Q&A With Eli Sanchez
After tending bar at the legendary (and now shuttered) Elbow Room for years, Eli Sanchez honed his mixology skills at a series of hip watering holes until he landed behind the bar at Rook, where he mixes up some of Indy’s most creative gin cocktails. Here, he catches up with us about new trends in cocktails, what the soul of a good bar should be, and what we can expect at The Inferno Room—Ed Rudisell and Chris Coy’s swank new tiki spot where he’ll be consulting on the drinks.
IM: What will your role be at The Inferno Room?
ES: I’ll be helping with the training and with efficiency behind the bar. I’ll work with the bar staff to batch the spirits and get the bottle touches down to a minimum so we can get cocktails out to our guests. I feel like my time at the Elbow Room really taught me how to work at a high volume and quick pace. Just because our drinks will be more complex at Inferno, that doesn’t mean a guest should have to wait forever.
IM: What do you think are the qualities of a good bartender?
ES: I think a bartender should be a true entertainer but shouldn’t be the center of the party. A bartender is there to facilitate the fun and give guests the best drinks possible, but the fun should be for the guests. I actually don’t drink behind the bar, which a lot of people find strange. I also don’t get annoyed with any drink orders. If a customer wants to drink a vodka soda, who am I to say they can’t?
IM: What advice would you give to bar patrons?
ES: Be patient. It takes time to make a great drink. At Rook and Inferno, we’ve put together some of the most interesting drinks in the city, and they have several specially made components that don’t just come together like a Jack and Coke. But your wait will be rewarded.
IM: What’s your tiki experience and what does it mean to you?
ES: I was more familiar with tiki parties at people’s homes than at bars. Then I met Ed, and he really got me into the trend and showed me how big the tiki world is. For me, the drinks are about tropical juices and exotic spices, not to mention big, over-the-top garnishes. And a lot of tiki bartenders use flames in interesting way. I love watching Instagram videos of Jason Alexander from Seattle. He makes big beautiful flames with his cocktails that last forever. But tiki is also about escapism and feeling that you’ve left the world you’re in. So the whole atmosphere has to facilitate that.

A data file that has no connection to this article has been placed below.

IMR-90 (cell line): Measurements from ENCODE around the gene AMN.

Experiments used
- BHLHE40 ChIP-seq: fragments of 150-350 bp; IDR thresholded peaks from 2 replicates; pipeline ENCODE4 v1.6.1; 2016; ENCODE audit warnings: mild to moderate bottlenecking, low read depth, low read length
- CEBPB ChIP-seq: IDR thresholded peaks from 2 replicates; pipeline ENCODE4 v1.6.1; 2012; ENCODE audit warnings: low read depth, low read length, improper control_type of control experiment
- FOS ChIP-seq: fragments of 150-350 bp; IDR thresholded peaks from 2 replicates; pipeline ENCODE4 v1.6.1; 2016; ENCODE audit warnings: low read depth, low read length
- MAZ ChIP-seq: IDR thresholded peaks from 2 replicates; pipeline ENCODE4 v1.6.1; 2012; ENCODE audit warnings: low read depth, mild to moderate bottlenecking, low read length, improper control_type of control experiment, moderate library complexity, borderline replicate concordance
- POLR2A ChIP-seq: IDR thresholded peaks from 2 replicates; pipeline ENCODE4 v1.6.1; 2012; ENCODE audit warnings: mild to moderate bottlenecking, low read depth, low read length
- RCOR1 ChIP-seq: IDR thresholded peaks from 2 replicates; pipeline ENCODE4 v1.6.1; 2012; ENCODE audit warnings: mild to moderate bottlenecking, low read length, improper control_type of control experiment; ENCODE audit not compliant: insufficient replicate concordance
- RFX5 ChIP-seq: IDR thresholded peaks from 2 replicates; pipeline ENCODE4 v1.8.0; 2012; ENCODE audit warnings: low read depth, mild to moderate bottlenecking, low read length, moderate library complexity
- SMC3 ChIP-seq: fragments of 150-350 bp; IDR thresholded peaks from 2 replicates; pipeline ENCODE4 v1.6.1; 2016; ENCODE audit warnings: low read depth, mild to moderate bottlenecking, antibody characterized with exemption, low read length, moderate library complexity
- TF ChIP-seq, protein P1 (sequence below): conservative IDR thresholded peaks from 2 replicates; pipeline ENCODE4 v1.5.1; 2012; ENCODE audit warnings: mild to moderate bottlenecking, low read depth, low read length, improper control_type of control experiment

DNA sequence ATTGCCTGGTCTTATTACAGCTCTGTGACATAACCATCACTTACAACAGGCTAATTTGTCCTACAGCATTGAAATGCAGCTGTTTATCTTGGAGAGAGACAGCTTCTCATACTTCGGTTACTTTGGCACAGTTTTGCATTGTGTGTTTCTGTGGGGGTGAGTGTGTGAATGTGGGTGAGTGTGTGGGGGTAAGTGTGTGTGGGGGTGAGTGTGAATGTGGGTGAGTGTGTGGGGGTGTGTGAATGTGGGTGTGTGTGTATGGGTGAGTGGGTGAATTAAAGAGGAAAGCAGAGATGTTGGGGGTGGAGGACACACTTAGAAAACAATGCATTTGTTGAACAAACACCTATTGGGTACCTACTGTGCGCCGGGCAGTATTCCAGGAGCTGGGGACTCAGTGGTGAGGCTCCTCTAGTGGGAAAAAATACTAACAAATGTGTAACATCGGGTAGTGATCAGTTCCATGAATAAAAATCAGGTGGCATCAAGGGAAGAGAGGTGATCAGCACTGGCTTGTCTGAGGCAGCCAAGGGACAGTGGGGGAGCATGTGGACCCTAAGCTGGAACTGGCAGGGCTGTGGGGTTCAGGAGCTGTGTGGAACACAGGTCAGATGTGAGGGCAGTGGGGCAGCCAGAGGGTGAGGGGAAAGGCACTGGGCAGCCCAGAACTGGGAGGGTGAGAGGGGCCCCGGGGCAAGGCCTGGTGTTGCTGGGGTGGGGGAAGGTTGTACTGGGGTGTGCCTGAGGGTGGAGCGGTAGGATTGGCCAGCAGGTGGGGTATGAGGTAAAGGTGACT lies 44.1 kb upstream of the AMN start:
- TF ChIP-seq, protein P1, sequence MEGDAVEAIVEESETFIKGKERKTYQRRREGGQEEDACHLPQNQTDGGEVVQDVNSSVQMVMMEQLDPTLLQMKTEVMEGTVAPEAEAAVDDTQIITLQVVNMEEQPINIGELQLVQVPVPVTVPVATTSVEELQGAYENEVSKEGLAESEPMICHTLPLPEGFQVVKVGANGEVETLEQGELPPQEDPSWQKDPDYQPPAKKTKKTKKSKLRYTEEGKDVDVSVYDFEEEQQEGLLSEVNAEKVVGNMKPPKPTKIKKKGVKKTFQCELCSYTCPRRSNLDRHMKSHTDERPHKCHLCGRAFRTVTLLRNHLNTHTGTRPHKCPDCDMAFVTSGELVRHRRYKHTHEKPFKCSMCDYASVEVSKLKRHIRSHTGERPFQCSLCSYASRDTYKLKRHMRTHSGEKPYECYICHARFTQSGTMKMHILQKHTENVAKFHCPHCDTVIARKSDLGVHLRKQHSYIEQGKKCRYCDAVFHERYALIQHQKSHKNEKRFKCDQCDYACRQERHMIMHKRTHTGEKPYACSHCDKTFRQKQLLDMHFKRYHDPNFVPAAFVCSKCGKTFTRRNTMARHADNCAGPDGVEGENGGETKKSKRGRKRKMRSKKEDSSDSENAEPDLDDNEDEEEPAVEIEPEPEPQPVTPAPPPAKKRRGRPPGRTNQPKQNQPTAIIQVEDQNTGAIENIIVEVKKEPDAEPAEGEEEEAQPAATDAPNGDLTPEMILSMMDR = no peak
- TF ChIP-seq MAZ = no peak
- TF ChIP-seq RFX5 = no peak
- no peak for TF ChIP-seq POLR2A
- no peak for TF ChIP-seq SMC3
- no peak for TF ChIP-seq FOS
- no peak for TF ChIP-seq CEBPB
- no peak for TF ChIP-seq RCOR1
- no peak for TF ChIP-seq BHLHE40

IM: How will you do that at The Inferno Room?
ES: We’re definitely working to make the decors as impressive as possible. I’ve been amazed at the carving and painting that Dave Hansen from Lake Tiki Woodcrafts in Milwaukee has done for us. He helped us to put up masks and sliding doors. And Ed [Rudisell] designed our tiki mug himself. We’ll also have custom swizzle sticks. I can’t wait.
IM: You have been in several competitions (Bombay Sapphire Most Imaginative Bartender, Woodford Reserve Manhattan Experience) lately. What have you learned from them?
ES: I really love seeing what other bartenders around the country are doing. Some new trends include using lots of infusions with herbs or even vegetables such as a snap pea vermouth. Some bartenders are using oils like a cayenne pepper and cilantro oil. And I just like seeing how seamless the mixing can be. It really inspires me to up my game.
IM: If you opened your own spot, what would it be?
ES: It would be a neighborhood places where the cocktails would be great but where it would be approachable for guests coming in every day. In all my years at the Elbow Room, I celebrated a lot of firsts—first kid, the lease to my first car, my first mortgage, and my kid’s baby shower. I would want to create a feeling of family where the regulars could celebrate their milestones as well.